Norah Labiner is the author of the novels Our Sometime Sister, Miniatures, German for Travelers, and, most recently, Let the Dark Flower Blossom (Coffee House Press). She has received a Minnesota Book Award for Literary Fiction and fellowships from the Minnesota State Arts Board, the Bread Loaf Writers’ Conference, and the National Endowment for the Arts. Her work has been recognized by the American Library Association, the Jewish Book Council, and the Barnes & Noble Discover Great New Writers series.
(Photographer credit: Michael Wisti)
Midwestern Gothic: First things first, tell us about your Midwestern roots.
Norah Labiner: I’m from Flint, Michigan—when I was a child, it became a ghost town overnight. It was like a city in a zombie movie. The stores were shuttered and the people were gone. For a while it was the per capita murder capital of the country, and in school we all thought this was really fantastic. I stayed up late reading books about other places. Trains ran all night; I could hear them from my bedroom window. I wondered where they were going. Everyone dreamed of escape. Everyone talked politics. Everyone hated Reagan. Everyone talked about moving to Canada. I would ride my bike to the public library. I loved watching old movies on Channel 50 out of Detroit: the Creature Feature and the Ghoul and Sir Graves Ghastly. I had a Smith Corona typewriter. I wanted to write novels. I went for a time to Antioch College in Yellow Springs, Ohio, then to the University of Michigan in Ann Arbor. Everyone talked about postmodernism. Everyone read Bukowski. Everyone talked about moving to Seattle. I lived in the last house on State Street, right by the train station. The house was rumored to be haunted by the ghost of a girl who had thrown herself on the railroad tracks. I never saw the ghost. I’ve lived in Minnesota for many years now. Everyone recycles, everyone rides a bike, everyone is working on a novel.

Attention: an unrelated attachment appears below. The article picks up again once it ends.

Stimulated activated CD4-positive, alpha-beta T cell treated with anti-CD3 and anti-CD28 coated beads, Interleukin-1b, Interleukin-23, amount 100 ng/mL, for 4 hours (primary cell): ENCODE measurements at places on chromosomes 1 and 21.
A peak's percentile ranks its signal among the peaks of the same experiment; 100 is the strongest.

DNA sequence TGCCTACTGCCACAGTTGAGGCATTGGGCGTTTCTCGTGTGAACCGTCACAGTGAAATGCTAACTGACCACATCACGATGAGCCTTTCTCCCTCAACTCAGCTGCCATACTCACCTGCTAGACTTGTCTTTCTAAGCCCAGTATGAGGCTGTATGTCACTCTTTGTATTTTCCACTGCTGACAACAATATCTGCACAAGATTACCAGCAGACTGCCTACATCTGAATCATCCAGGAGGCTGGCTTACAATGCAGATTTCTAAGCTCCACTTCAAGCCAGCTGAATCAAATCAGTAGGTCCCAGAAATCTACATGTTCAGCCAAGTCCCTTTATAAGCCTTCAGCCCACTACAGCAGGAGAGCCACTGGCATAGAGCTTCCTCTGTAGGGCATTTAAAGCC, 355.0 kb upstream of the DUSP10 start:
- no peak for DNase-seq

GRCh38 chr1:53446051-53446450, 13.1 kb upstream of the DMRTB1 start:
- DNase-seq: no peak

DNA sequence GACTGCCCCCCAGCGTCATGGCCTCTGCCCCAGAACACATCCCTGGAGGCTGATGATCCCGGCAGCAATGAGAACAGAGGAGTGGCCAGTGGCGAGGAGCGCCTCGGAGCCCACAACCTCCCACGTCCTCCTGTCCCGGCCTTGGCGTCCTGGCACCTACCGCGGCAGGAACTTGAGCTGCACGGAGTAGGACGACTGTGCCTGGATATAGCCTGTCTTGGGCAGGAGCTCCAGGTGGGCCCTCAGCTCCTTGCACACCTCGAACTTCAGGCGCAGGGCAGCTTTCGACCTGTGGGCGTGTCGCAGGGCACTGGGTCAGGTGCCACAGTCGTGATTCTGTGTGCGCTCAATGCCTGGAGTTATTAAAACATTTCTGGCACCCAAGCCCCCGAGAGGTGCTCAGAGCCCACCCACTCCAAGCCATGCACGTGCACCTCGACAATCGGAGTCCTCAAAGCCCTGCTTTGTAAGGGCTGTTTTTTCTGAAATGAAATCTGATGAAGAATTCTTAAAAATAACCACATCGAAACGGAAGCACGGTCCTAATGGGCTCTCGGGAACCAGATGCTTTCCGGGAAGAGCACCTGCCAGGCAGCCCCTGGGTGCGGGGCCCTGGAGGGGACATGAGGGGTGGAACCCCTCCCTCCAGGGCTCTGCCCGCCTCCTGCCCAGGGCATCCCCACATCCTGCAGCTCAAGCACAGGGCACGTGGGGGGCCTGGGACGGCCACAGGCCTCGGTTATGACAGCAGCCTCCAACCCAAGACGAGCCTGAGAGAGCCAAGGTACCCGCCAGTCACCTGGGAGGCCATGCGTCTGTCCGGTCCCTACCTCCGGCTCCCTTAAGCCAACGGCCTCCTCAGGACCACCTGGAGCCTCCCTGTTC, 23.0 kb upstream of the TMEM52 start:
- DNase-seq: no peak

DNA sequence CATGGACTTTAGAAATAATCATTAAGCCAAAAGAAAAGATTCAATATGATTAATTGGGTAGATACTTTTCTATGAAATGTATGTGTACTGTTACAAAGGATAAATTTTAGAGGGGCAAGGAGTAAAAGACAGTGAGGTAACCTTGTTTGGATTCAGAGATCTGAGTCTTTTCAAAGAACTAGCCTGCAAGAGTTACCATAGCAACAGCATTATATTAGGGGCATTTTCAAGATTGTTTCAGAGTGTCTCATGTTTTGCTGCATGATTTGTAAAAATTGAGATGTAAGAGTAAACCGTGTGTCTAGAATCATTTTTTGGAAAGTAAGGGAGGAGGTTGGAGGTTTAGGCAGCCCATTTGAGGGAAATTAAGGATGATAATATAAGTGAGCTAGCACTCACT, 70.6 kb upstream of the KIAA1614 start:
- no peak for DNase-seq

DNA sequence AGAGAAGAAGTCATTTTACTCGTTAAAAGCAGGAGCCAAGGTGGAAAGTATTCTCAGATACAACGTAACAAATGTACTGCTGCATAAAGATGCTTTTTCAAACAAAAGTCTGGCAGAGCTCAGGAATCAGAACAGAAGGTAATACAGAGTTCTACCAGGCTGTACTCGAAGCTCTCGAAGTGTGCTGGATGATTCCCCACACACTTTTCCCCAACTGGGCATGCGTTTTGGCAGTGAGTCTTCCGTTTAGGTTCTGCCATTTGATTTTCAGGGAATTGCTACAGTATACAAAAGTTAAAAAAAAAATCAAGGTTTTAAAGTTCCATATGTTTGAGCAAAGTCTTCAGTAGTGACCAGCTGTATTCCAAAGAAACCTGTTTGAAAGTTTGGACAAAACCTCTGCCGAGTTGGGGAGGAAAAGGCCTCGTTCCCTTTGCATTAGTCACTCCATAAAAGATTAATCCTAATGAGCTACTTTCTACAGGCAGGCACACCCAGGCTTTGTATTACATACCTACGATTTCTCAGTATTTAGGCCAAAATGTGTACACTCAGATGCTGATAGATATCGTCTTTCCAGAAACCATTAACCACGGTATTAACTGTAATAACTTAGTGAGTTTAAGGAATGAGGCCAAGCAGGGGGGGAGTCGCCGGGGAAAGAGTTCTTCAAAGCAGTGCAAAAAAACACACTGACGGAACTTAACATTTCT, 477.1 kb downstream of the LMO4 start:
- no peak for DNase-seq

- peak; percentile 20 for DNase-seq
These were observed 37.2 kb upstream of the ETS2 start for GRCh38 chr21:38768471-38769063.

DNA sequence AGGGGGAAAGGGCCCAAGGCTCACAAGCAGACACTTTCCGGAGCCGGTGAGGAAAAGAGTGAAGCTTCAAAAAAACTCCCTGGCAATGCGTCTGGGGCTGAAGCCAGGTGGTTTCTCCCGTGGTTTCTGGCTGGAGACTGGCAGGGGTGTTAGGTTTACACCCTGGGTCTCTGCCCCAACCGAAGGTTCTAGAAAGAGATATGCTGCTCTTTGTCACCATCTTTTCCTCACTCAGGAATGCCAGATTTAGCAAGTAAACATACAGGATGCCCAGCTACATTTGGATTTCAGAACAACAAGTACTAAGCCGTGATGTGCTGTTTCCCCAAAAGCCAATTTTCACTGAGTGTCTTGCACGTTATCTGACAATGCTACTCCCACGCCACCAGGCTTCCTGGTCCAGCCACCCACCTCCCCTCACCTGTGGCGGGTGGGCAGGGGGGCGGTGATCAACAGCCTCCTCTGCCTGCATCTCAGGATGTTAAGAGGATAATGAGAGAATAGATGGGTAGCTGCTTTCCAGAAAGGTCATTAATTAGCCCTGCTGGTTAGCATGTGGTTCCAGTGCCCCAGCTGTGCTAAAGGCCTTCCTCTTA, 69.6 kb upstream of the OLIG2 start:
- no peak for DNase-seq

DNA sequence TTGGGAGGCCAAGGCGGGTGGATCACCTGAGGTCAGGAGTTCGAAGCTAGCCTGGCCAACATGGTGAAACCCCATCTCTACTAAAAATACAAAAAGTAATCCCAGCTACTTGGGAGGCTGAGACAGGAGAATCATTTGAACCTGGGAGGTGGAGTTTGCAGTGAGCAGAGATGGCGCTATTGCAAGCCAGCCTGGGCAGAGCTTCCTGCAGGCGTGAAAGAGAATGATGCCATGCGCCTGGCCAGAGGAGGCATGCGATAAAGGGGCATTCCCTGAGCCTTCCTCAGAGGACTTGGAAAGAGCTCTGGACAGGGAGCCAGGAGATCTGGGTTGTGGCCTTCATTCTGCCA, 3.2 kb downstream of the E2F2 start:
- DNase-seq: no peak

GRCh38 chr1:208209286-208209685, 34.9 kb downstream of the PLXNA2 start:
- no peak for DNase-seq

MG: Critics have said of your past novels that you use a sort of “nuanced, experimental” form in your prose. How would you define your writing style and is there anything in Let the Dark Flower Blossom, style-wise, that sets it apart from your past publications, like Miniatures, Our Sometime Sister, and German for Travelers?
NL: My writing is as nuanced as a baseball bat.
MG: This novel is essentially a murder mystery, as the plot moves from the murder of Roman Stone, a literary celebrity—did you always see yourself writing in or drawn to this genre?
NL: I love the old stories, the ones about jealous gods and broken idols. There are certain stories that appear again and again throughout history: the murder of a king, the rape of a beautiful girl, the birth of a divine child. I wanted to tell a story that worked these three mythological obsessions together. I wanted to tell a story about a murder and its consequences. So Let the Dark Flower Blossom is a murder mystery about why we love murder mysteries, and what this love says about us. As for me? I think—and I hope—that the best sort of mystery is a philosophical enterprise and a theoretical ziggurat and plot-twisting thriller for the reader and writer alike.
MG: How did you decide on the setting of this novel, rooted in Chicago?
NL: The book has an ornate crypto-nesting doll structure—a box inside a box, a story inside a story, a place inside a place, a postcard of a place, a place inside a book—: there is an island in Wisconsin; a garden in Omena, Michigan; a farmhouse in South Dakota; the college town of Virgil’s Grove, Iowa; the sleepy streets of Little America, Minnesota; and the rose-wreathed gloom of the Parliament Hotel in Chicago. The characters go from place to place, from room to room, from bed to balcony. And they have one thing in common: they are all exiles. They dream of escape—whether it is to the past or to Hollywood or to a world of their own creation. They are trying to escape the confines of the book; impossibility is always a possibility.